The Decluttering Loop

I love clearing spaces.

And I’ve been dying to get at this drawer for 9 years!

But it’s not mine, it’s Josh’s space.

After all this time, he finally let me at it…

He was organizing his office and music space, so I casually asked about the drawer. 

The moment he said “sure” and I wiggled the drawer off the runner, turned it over, and dumped the entire contents on the floor. 

I looked at same pile of clutter, but now all in front of me on the rust colored carpet. 

The drawer was empty! 

I looked at the floor and the mess. And I dove in.

I did a quick run through of the obvious things, the things I absolutely knew he no longer needed…twisty ties and colored elastics the girls no longer use, broken crayons, pen caps without the pens, pencils with fuzzy gnome tops, old rubber balls, a 90s version of a Fitbit with a missing battery and broken band. 

A mini stapler with miniature staples. 

I don’t get it, Josh is 6 foot 3 inches…what’s he doing with a miniature anything? Hmmm, I ask “Do you still want this?”. 

It’s not my place to judge, but I feel myself judging anyway. Why does he have this? I’ve been working on getting rid of that one…the stray thoughts of judgement. Some things are harder to let go of than others.

“Nope”, he says. Me: thinking “Ahhh, one less thing going back in the drawer.” 

Next, I’m onto the things that are useful, that have a definite purpose. The things he will need. I put them into piles…ball point pens that rolled easily across the page, rubber bands, sticky note pads, paperclips, and band aides. Random things, but definitely things that help getting something done.

Sand paper? Yes, it belongs there in the left top drawer of his desk with the guitar pics and nail files. I knew this about him, but I had forgotten that he meticulously files and sands his nails while watching Netflix. He also finger picks his guitar to the theme of the shows. 

I google “guitar players and nails” and reconnect with my appreciation for his craft.


There’s a joy in knowing what he needs…what’s important to him, even if I don’t always completely understand…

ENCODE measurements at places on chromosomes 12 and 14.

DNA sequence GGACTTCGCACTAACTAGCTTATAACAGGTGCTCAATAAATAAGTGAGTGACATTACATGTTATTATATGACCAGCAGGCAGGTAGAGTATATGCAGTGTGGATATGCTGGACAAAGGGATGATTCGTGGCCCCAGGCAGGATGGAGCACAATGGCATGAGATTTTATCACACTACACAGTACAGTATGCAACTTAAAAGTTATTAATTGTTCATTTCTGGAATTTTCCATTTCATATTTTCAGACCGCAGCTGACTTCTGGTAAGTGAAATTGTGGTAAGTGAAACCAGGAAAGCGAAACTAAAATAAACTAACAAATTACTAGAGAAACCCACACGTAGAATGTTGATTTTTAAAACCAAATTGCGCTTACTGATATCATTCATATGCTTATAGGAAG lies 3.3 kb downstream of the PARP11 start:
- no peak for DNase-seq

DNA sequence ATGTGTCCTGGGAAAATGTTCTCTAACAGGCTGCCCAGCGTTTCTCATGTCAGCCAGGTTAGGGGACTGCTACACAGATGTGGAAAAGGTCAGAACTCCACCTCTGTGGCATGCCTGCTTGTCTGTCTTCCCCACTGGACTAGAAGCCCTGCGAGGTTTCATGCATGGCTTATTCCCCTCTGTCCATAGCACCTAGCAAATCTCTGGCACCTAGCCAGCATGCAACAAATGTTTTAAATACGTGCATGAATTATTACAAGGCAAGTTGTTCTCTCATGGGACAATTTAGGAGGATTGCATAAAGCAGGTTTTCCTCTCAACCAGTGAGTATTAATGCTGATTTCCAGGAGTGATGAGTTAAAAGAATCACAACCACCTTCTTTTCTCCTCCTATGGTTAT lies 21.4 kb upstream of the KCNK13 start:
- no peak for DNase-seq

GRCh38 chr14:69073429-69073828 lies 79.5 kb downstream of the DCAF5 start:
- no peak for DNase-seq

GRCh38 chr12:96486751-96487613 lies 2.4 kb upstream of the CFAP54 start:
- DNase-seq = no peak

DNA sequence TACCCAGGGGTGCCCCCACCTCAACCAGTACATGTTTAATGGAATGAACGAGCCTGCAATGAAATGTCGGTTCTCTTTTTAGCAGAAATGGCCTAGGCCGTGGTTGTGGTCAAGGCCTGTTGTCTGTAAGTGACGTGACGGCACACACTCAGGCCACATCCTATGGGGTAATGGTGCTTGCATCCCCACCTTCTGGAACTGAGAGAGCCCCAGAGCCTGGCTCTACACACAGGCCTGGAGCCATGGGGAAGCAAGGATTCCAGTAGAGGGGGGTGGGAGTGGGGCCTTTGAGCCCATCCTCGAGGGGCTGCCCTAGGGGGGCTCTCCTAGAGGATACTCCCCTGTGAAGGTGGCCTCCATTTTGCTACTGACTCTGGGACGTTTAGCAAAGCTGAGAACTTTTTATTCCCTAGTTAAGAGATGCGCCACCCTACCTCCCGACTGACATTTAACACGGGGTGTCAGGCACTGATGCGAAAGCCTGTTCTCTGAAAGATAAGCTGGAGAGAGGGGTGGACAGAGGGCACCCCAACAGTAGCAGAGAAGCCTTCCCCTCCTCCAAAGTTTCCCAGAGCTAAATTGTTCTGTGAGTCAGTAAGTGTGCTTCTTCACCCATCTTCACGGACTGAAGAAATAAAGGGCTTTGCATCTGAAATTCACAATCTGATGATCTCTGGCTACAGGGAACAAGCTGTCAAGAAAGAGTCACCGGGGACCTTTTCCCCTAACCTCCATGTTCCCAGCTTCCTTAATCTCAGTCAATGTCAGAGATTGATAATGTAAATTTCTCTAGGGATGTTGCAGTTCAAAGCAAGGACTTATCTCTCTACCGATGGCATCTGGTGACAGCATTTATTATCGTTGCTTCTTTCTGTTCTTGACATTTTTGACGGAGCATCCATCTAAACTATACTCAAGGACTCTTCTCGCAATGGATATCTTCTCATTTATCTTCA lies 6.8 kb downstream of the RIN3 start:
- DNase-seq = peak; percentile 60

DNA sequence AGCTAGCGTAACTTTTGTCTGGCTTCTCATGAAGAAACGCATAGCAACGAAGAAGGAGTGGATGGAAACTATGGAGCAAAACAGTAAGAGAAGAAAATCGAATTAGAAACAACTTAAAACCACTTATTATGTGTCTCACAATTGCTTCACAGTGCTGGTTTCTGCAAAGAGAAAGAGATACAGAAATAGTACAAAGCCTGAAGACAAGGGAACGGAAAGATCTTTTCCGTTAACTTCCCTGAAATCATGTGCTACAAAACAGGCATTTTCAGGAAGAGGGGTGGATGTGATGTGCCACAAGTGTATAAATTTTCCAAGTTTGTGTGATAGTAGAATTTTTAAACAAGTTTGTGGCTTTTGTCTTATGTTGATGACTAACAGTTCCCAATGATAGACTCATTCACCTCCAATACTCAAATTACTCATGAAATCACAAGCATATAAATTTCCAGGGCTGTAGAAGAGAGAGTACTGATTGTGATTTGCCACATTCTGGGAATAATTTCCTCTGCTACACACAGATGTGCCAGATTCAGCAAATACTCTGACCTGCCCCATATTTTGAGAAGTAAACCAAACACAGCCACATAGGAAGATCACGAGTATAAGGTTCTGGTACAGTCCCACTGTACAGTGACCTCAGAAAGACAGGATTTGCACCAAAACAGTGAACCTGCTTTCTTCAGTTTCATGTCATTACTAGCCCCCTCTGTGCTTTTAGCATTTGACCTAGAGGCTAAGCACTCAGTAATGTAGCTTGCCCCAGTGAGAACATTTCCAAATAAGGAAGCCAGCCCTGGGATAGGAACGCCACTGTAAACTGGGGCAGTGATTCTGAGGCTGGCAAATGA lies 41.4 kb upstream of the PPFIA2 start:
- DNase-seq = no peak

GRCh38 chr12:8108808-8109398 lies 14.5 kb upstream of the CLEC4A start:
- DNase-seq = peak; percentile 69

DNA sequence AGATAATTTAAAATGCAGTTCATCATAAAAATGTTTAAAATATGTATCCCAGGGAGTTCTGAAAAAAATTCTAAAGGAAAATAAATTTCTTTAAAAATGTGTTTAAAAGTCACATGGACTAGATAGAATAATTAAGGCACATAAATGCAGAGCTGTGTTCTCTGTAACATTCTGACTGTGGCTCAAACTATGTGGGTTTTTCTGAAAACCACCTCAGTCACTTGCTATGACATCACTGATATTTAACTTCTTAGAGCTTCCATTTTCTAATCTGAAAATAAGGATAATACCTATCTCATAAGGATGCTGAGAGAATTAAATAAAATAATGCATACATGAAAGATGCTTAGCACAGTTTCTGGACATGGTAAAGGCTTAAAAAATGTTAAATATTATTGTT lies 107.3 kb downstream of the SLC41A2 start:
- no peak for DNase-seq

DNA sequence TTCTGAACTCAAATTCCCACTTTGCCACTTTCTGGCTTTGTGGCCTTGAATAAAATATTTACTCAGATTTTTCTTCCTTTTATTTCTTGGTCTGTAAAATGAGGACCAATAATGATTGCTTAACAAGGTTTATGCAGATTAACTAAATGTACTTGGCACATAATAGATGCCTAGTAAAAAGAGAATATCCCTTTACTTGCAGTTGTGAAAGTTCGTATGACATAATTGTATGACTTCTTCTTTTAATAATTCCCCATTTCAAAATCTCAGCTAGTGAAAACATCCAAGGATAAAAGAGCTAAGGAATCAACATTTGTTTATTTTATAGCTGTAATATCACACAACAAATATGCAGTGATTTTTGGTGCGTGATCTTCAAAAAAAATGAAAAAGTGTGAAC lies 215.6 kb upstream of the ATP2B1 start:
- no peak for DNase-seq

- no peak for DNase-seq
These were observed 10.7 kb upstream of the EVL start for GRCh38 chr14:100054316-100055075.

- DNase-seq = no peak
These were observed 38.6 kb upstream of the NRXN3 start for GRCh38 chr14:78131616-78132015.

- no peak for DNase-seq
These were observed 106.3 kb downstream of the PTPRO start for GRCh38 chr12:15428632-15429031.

Yes. He wants to keep the squishy hand therapy ball that’s collected a fine coating of lint and cat hair. I breathe, ok.

He reaches out, I put it in his hand. He starts exercising his right hand as his left hand continues to pull floppy disks out of the storage cabinet. Lifting each disk up to his glasses which have been a part of him since he was in the seventh grade (probably the same year he received his first floppy in computer science class) to decipher the smudged pencil writing on the label.

(While reviewing this for a final edit, he tells me that he threw the therapy ball away after 50 more squeezes, saying “it was gross”.) Thank goodness, I agree, it was gross, who needs that? 

I enter a time warp when I begin organizing. 

It’s that happy space where time stands still and you’re completely immersed in the moment.

I’m filled with joy. Seriously the Joy of Organizing. 

I’m completely content being here and I wonder what changed in Josh since the last time I asked.

Why did he let me get at it this drawer after all these years?

Maybe it’s because I stopped asking…insisting that I organize a space that’s his and not mine.

I was a bit much when we first met. Disguising my need to organize as a helpful task meant for solely him. (I’ve been working on clearing my own internal spaces)

Or maybe he’s become more comfortable with the overwhelming disorder that inevitably happens in the process of creating order. 

Like the time I decided to paint and reorganize the bedroom and pulled everything into the living room. 

The living room was overflowing, Just piles of crap everywhere, practically pouring out the back door. There was no space to walk. No space to think. 

The bedroom was inspiring, completely cleared out, clean, and ready to reconstruct.

There’s a discomfort or even a panic that sometimes shows up when you dump it all out and see it all spread out right there in front of you. I feel it too. I always forget this part of the bigger projects…that raw, anxious feeling in my chest when I wonder how long it’s going to take. 

Why did I do this? I had no idea there was so much in there. Look at it all right there in front of us. 

I wonder, “Will I really be able to create order out of the chaos of it all?”

Josh used to become visible stressed out when everything was laid out like that. I don’t see that in him now.

I imagine it’s because we’ve both grown a ton over the years. I’m less insistent that it needs to be done on my timeline. I’m more patient.

And he’s become more comfortable with the process. 

He’s been journaling a lot lately. A habit I started years ago. Every morning he journals before work. 

He’s gotten in the decluttering loop: 

Clearing mental space…


Clearing physical space…


Clearing more mental space…

They feed off each other. It’s a beautiful loop. 

The mental, physical, metaphoric connection of life.

Less mental clutter. Less physical clutter. 

More space for what’s really needed.


 Visit our blog “Clearing Mental Clutter” to learn a journaling technique that will help you quiet your mind so you can relax into your meditations…

…this is for you if you’ve created your meditation space, but haven’t found the time to sit down and meditate…your space is calling you, but you’re still pushing through your day, trying to get it all done.

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